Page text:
By Frédéric Simon
(EurActiv) — Austria, Denmark, Luxembourg, Portugal and Spain have issued a joint letter calling on the European Union to clearly prioritise renewable energies under an EU-led project aiming to accelerate hydrogen deployment, research and infrastructure.
The European Union launched on Thursday (17 December) a hydrogen “important project of common European interest”, or IPCEI, with 23 European countries signing a manifesto paving the way for a cleaner hydrogen value chain.
German Economy Minister Peter Altmaier chaired Thursday’s launch event, which saw Norway and 22 other European countries signing a declaration of intent, or manifesto, in support of the initiative.
However, the five EU countries see the move with scepticism, warning the initiative must not be used as a backdoor to finance fossil gas infrastructure.
“Spain bets exclusively on renewable hydrogen, and considers that EU funds and regulatory support to renewable hydrogen should be prioritised before low-carbon hydrogen, produced with natural gas (blue hydrogen) or nuclear,” an EU source told EURACTIV.
The European Commission sees hydrogen as “a vital missing piece of the puzzle” to achieve deeper decarbonisation in industries like steelmaking and chemicals, which cannot be electrified entirely.
“Clean hydrogen will help our European industries decarbonise, be resilient and stay globally competitive,” said Thierry Breton, the EU’s internal market Commissioner, who was present at the launch event.
Hydrogen: “renewable” or “low-carbon”?
EU member states have squabbled over the past weeks about which type of hydrogen to support, with two opposing camps facing off: those backing green hydrogen produced exclusively from renewable electricity, and those in favour of a broader “low-carbon” definition, which also includes nuclear power and decarbonised gases.
Supporters of “blue” hydrogen say natural gas will be needed in the short term to ramp up production volumes and grow the EU’s hydrogen market, which is currently tiny.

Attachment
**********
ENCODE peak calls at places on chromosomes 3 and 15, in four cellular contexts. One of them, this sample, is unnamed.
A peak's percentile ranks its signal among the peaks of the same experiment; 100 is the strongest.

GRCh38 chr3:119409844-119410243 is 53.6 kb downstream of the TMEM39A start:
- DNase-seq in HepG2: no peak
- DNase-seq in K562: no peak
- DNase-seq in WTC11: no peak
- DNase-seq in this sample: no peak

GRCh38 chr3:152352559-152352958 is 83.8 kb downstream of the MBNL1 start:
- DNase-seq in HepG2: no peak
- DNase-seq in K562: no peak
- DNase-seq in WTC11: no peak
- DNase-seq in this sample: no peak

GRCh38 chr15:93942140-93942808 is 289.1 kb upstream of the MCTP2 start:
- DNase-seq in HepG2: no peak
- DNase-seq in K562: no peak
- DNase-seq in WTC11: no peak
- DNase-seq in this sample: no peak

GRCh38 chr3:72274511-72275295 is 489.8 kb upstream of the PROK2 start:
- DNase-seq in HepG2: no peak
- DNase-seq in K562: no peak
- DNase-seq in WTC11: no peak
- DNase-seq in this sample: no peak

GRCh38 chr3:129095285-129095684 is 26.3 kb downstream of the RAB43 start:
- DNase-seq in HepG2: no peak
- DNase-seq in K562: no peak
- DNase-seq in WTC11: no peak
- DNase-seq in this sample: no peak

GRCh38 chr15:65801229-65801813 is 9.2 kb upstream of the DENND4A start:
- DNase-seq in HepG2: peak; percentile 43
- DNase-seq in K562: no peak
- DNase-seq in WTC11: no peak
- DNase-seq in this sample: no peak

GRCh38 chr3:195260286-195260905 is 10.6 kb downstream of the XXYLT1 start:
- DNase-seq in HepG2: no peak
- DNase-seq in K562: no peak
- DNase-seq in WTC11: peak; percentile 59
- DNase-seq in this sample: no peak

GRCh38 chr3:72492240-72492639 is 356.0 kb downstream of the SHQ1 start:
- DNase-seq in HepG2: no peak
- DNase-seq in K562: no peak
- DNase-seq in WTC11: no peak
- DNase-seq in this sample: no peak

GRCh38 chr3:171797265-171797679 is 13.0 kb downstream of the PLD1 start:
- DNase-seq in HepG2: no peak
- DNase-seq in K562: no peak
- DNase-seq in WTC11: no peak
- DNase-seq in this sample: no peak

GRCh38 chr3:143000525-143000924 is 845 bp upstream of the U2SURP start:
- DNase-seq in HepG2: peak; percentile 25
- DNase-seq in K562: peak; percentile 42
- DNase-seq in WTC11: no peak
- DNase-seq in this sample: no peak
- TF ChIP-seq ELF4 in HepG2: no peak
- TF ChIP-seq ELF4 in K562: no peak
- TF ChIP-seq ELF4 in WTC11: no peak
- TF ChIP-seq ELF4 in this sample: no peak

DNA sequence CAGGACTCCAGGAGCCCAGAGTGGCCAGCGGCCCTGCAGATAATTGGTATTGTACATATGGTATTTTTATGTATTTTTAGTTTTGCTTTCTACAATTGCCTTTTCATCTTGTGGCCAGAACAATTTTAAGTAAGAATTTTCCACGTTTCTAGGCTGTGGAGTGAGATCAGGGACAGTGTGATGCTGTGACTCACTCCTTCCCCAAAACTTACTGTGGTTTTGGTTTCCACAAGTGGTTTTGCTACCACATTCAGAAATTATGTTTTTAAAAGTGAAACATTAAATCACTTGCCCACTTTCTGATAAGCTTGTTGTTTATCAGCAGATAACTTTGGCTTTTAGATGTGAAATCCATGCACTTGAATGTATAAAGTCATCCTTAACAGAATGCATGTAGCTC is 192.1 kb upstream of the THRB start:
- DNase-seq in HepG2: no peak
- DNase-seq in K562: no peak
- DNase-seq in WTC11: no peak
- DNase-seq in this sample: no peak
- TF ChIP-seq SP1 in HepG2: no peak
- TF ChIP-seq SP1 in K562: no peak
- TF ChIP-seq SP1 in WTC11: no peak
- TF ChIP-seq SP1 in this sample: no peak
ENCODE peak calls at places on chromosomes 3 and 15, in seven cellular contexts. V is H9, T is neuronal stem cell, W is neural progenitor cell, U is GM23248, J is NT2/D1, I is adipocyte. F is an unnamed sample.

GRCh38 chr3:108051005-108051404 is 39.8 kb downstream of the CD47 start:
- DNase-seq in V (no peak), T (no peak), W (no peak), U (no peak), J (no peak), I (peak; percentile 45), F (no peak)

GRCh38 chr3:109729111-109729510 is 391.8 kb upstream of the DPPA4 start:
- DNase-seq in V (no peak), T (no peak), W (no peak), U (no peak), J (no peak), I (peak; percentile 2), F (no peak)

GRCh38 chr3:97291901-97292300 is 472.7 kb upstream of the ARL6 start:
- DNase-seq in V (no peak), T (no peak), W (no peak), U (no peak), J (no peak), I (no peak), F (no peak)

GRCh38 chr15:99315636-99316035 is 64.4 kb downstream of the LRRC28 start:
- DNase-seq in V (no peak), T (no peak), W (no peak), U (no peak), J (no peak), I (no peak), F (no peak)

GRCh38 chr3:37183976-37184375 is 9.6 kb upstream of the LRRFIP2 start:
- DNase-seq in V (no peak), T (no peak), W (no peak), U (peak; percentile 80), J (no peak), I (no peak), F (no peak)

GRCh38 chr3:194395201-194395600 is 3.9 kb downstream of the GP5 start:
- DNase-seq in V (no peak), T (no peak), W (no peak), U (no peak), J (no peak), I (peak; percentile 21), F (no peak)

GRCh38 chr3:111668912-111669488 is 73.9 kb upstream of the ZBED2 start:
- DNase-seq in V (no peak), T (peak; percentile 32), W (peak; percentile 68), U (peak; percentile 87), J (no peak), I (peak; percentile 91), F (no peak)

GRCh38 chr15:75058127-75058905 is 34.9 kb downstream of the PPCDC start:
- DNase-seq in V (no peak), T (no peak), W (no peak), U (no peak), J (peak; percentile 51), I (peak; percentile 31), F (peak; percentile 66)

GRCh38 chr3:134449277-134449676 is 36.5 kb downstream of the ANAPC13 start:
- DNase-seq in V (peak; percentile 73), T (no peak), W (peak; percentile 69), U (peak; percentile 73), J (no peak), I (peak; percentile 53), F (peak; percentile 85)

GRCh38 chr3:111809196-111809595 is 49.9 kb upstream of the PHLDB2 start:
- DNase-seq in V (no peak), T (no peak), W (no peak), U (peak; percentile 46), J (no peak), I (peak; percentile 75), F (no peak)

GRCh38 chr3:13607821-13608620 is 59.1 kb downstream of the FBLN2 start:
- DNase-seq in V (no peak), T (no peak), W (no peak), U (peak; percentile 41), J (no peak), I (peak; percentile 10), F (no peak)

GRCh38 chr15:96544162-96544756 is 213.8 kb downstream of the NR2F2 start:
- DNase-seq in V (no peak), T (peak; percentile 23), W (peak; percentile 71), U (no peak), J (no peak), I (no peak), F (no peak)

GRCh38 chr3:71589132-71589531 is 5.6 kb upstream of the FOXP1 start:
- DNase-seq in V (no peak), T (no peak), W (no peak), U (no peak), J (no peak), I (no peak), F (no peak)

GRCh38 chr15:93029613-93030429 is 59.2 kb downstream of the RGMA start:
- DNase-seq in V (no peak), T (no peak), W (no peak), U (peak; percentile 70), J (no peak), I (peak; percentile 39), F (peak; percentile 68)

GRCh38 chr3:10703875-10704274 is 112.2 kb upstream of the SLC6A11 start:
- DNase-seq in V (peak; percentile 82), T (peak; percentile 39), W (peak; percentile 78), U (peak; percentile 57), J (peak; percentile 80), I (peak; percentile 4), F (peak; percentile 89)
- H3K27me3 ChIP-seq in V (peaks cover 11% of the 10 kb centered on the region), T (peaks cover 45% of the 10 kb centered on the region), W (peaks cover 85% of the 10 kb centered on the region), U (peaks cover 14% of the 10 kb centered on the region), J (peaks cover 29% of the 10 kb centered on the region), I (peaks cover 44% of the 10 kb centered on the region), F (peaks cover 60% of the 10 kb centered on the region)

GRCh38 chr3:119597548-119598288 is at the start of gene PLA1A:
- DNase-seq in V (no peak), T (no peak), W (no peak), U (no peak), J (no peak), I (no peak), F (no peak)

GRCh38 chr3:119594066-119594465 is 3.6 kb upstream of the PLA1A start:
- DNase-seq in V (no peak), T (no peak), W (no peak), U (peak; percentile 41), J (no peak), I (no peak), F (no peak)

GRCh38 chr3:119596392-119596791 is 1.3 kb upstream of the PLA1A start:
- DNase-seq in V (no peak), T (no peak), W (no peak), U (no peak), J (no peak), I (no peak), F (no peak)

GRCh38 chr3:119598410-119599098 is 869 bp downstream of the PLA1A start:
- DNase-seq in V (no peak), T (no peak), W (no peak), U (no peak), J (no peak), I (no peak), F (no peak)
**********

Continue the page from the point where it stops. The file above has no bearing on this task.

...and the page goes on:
Margrethe Vestager, the EU’s competition chief, sought to clarify the Commission’s approach, saying regulatory support will be targeted only for projects that can make a significant contribution to the EU’s long-term climate goals.
“Developing technologies for low-carbon and, in particular, green hydrogen, and building the necessary infrastructure for its deployment, will take us one step closer to making Europe the first climate-neutral continent by 2050,” she said in a speech at the launch event.
IPCEIs were set up in 2014 and allow EU member states to subsidise high-risk cross-border research and innovation, as well as infrastructure projects, without having to observe the EU’s normally strict state aid rules.
“No member state or business can do this alone,” Vestager stressed. “That’s why it makes sense for European governments to come together to support such important projects of common European interest, if the market alone would not take the risk. And it is why we have put special state aid rules in place to smooth the way.”
But the five EU countries are worried that the new hydrogen IPCEI will be used to support “low-carbon” hydrogen made from natural gas or nuclear power.
They say they signed up to the manifesto – but only “with the understanding that this initiative should exclusively refer to hydrogen from renewable energy sources since we consider this technology as the only long-term sustainable solution to achieve climate neutrality by 2050.”
“Projects within an IPCEI must respect the principle of the phasing out of environmental harmful subsidies,” the signatories of the letter wrote. “Therefore, an IPCEI on hydrogen must only be eligible when produced from renewable sources, where a clear market gap is identified,” the letter said.
The letter was signed by the environment ministers of Austria (Leonore Gewessler), Denmark (Dan Jørgensen), Luxembourg (Claude Turmes), Portugal (João Pedro Matos Fernandes) and Spain (Teresa Ribera Rodríguez).
They were supported in their move by environmental groups, which have expressed doubts about the EU’s hydrogen manifesto.
“This initiative must not become a cover to throw public money into fossil fuels,” said Rita Tedesco from ECOS, a pressure group specialised in green standards.
“Any public support must only be directed to hydrogen produced 100% from renewable sources. The Commission needs to watch this closely, making sure that the renewable origin of publicly-backed hydrogen is certified through a credible certification system.”
“All other types of hydrogen must be excluded from public support, including so-called ‘low-carbon hydrogen’, which increases the risk of greenwashing and would only bring fossil fuels through the backdoor’,” Tedesco said.